Image Source: www.aquariumofpacific.org
Hooded pitohui eats bugs and fruit. Scientists suspect this bird's diet is tainted with the toxin homoBTX. This poison deposits on skin, feathers, and dander. Breast, leg, and belly feathers have the most toxicity. Any contact causes tingling, numbness, wet eyes, sneezing, and burning. The bird uses this poison to ward off parasites, including humans, throughout its lifecycle.
Image Source: wikipedia
This poisonous bird is toxic if eaten. This harmful characteristic is ancient. This hazardous occurrence is called "quail poisoning." Only during autumn migration is this bird toxic (not poisonous during their return flight in spring).
This bird may sequester poison from the insects it eats. Batrachotoxinin-A is this bird's deadly poison. It's the poison dart frog chemical. Poison is stored in the bird's feathers and skin, thus touching them causes a reaction. This poison protects the bird for as long as it can store BTX. The bird's body is resistant to poison.
This species' bellies, leg feathers, and breasts contain batrachotoxins. The blue-capped ifrita may eat BTX (the insects it consumes). The bird's entire lifespan uses BTX. Adults utilise poison to repel predators. Females brush their eggs' underbellies to repel predators, according to researchers. BTX repels parasites, too.
Mullerian mimicry has been recorded in the northern variable and hooded pitohuis. Bird feathers and skin contain BTX. This poison is utilised to prevent predation and repel parasites throughout the bird's lifespan.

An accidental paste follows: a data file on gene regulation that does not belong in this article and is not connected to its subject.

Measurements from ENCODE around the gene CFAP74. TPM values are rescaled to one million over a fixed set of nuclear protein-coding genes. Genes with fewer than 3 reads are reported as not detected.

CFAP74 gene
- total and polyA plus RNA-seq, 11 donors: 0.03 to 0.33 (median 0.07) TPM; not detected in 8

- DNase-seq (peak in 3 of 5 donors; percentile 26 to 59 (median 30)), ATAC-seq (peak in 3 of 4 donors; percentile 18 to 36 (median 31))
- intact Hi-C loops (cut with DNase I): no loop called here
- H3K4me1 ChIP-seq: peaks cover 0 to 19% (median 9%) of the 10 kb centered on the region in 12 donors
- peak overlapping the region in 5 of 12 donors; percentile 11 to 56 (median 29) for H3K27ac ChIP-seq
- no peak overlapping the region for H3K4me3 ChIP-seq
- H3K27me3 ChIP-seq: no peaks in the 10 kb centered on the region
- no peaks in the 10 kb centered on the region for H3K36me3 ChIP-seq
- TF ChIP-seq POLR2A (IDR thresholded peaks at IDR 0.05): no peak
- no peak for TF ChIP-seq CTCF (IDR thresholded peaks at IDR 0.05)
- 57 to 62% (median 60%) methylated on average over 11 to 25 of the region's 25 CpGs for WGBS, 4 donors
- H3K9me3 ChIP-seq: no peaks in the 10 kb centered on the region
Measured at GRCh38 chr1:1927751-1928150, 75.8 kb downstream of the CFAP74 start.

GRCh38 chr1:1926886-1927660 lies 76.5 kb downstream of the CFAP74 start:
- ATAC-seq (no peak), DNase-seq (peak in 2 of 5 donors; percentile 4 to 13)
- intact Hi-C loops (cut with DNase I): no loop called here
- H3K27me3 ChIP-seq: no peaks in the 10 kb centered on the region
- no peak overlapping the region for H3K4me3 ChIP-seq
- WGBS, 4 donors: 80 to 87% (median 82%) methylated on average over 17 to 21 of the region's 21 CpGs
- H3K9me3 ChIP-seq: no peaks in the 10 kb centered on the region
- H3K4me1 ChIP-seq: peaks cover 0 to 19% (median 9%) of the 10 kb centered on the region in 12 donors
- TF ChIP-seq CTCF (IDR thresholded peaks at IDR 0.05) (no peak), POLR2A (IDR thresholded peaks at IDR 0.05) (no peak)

Scientific evidence proves the red warbler's toxicity. Toxins in its body provide chemical protection against predators. Neurotoxic alkaloids make them unpleasant and unhuntable. Neurotoxins give them lifelong protection.
Spur-winged geese have toxic spikes on their wings, as their name suggests. The poison in these spikes comes from blister beetles, which contain cantharidin. The bird's tissue contains this toxin, making it poisonous to eat. Lethal dose is 10 milligrammes. The bird's life depends on its toxic weaponry. Its meat is deadly even after death.
This bird's tail and crest are fan-shaped. 18th and 19th-century literature documented ruffed grouse poisoning. No recent grouse-related intoxications have been documented. Consuming quaking aspen flower buds may expose the bird to coniferyl benzoate. The bird seems well-adapted to CB. This chemical made them unpalatable to predators. CB has offered the bird chemical weapons throughout its lifespan.
These birds are toxic. Their toxicity is associated to the extinction of numerous Australian mammals, notably after eating brush bronzewing pigeons. Brush bronzewing pigeons get their poison by eating Gastrolobium seeds, which are high in fluorine. Brush bronzewing pigeons are protected from predators by their tolerance for fluorine.
These birds' uropygial glands create a foul-smelling liquid high in di-methyl sulphide as a chemical defence against predators. Nestlings and breeding birds produce nasty fluids. It protects birds at crucial stages of their lives. This sort of defence is seen in the green woodhoopoe, which gives them group defence.
POISONOUS BIRDS HAVE DEVELOPED MORPHOLOGICAL AND HISTOLOGICAL ADAPTATIONS THAT ALLOW THEM TO USE TOXIC WEAPONRY AT SPECIFIC POINTS IN THEIR LIFECYCLES, MOSTLY IN THE KEEPING OF PREDATORS AND/OR PARASITES.